Profit margins are tightening because of higher input costs and lower commodity prices. Producers generally are planning for 2023 profits near break-even levels. This could result in a flattening of land values, with some areas possibly seeing a slight decline, Koch said.  

“There is lots of cash on balance sheets and overall leverage is down significantly,” he said. “So even if profit margins, on average, return to break-even levels, the overall financial strength of some producers will lead them to stay in the real estate market. We still could see instances of aggressive bidding for the right farm in the right location.”

Below are state-by-state trends in benchmark farmland values for the first half of 2023. Information on land sales also is provided.

iowa land values july 2023

Iowa Values for 15 of the state’s 21 benchmark farms increased by less than 5%, and four declined slightly. The highest increase was 9.1%, the greatest decline, 6.3%. The overall year-over-year gain of 4.0% compares to increases of 37% and 12.8% in 2020 and 2021, respectively.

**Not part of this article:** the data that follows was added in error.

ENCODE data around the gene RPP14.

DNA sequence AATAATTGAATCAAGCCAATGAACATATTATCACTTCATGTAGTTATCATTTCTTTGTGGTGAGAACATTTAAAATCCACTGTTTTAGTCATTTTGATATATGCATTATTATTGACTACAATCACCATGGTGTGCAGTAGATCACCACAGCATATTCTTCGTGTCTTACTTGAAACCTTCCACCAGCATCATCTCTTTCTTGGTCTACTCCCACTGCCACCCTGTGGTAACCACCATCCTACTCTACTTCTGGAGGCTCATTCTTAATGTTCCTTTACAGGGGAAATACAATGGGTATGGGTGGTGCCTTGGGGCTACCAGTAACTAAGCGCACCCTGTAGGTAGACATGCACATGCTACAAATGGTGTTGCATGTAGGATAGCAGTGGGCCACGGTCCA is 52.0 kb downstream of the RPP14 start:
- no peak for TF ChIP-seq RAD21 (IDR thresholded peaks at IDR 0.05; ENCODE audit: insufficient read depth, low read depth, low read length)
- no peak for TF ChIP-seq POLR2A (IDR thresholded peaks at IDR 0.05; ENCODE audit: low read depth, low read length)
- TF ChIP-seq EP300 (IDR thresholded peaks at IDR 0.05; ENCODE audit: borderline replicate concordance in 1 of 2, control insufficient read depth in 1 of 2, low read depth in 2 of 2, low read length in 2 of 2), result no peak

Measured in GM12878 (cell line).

Since the fourth quarter of 2022, average land prices have held steady. The average price for unimproved cropland was $12,425 per acre in the second quarter of 2023.

Public land auctions in the second quarter were 17% lower than during the same period in 2022. Actual sales declined 34%. Realtor and sealed-bid sales declined slightly, with public auctions accounting for nearly 63% of sales.

nebraska dryland land values july 2023nebraska irrigated land values july 2023

Nebraska Seven of the state’s 18 benchmark farms increased in value by at least 5%, with two experiencing double-digit hikes, including a northeast Nebraska farm with an 18.3% gain. Nine farms saw little to no change and two declined in value. The year-over-year increase of 8.4% statewide compares to gains of 22.1% and 14.3% in 2020 and 2021, respectively.

Nebraska dryland cropland prices tend to fluctuate due to limited sales and location. In the second quarter of 2023, dryland cropland sold for an average of $5,887 per acre. This is nearly a 40% increase year-over-year. But it also represents a 6% decline from the first quarter 2023 and marks the second consecutive quarter that average prices dropped.